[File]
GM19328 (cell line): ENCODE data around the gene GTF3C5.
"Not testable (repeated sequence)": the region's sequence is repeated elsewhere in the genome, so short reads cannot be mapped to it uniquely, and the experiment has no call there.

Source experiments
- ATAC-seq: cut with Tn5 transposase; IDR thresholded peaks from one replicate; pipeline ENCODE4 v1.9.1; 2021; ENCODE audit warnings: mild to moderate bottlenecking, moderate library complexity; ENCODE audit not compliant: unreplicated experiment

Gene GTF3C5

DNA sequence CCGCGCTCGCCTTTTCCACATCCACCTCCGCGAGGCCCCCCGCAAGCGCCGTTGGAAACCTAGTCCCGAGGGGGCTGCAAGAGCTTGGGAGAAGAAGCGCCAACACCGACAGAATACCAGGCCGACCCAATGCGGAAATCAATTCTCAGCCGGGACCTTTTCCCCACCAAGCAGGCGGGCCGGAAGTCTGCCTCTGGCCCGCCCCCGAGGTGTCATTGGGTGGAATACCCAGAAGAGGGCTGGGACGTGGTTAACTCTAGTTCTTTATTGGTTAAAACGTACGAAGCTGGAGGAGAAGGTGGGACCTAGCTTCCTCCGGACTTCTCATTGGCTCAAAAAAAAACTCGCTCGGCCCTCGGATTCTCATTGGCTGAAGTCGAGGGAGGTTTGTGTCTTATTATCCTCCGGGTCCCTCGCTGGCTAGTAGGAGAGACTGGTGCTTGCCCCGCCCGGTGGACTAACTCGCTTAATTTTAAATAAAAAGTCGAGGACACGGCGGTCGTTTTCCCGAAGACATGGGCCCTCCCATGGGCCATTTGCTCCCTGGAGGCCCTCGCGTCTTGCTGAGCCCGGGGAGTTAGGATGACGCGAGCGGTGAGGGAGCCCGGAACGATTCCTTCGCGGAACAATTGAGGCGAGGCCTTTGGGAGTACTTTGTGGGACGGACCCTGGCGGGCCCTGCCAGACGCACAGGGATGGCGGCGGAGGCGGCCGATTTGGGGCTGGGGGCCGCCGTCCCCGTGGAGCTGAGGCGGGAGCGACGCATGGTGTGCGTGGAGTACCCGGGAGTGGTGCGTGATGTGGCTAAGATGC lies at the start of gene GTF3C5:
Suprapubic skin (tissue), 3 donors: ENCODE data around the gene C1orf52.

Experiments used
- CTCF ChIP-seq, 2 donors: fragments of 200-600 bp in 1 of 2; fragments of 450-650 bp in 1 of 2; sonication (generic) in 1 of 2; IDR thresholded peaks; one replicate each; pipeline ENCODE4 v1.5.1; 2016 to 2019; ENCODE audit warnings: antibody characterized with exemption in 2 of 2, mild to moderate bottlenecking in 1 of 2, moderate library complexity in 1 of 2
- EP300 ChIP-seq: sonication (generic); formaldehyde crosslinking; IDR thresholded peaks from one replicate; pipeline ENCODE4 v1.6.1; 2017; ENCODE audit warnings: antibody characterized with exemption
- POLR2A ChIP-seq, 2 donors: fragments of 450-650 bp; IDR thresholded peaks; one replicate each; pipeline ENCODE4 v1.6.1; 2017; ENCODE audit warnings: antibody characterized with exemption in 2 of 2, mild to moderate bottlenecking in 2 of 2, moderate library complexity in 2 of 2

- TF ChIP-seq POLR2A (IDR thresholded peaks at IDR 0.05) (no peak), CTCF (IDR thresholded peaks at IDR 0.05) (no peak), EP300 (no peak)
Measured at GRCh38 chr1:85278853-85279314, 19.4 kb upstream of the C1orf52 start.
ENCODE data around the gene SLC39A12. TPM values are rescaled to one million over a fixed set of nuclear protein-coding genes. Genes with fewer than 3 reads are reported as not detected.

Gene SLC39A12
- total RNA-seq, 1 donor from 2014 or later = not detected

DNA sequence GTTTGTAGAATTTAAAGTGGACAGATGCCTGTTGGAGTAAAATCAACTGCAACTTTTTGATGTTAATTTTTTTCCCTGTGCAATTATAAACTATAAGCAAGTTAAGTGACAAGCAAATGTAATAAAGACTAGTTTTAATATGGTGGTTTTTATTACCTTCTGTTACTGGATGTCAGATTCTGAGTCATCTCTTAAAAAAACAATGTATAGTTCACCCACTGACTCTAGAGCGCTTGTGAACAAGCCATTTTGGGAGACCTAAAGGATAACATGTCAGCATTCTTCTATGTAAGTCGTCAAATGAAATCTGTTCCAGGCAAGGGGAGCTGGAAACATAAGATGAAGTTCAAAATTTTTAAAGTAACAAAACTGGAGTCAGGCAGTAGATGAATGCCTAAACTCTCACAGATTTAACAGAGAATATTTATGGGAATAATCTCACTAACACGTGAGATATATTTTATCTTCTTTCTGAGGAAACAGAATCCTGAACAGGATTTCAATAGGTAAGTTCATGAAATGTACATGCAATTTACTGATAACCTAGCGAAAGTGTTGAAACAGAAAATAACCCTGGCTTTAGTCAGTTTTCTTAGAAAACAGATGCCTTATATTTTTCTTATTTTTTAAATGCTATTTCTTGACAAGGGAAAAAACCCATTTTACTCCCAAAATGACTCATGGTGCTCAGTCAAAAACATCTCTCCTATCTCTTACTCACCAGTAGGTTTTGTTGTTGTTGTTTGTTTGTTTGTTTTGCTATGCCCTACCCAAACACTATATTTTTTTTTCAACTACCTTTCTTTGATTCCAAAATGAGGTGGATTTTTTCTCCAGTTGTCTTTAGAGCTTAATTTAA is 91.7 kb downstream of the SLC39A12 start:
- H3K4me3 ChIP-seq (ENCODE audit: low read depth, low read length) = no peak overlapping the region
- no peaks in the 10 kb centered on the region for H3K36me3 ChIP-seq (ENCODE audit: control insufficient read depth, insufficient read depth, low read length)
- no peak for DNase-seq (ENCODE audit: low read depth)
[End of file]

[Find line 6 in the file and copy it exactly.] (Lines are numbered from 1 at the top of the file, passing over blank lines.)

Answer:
DNA sequence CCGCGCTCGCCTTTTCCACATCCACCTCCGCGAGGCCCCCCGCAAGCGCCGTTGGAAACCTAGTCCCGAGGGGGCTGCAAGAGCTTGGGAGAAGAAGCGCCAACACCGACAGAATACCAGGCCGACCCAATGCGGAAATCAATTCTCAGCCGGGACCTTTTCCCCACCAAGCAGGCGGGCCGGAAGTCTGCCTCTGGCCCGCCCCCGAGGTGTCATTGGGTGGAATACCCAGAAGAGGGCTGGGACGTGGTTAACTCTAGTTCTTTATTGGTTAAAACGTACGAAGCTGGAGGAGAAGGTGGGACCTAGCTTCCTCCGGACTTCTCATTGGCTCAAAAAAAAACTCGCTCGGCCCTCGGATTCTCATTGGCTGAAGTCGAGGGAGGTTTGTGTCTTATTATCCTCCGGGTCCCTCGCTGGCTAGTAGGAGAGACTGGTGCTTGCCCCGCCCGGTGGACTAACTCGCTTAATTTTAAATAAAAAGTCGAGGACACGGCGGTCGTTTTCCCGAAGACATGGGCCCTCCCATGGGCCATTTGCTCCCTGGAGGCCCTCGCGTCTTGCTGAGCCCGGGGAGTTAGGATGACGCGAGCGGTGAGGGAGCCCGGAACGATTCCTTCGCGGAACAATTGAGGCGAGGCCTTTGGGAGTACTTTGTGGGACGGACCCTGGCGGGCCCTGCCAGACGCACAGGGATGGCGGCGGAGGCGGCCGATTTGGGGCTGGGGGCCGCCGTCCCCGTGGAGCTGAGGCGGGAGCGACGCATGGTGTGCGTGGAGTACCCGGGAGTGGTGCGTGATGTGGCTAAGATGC lies at the start of gene GTF3C5: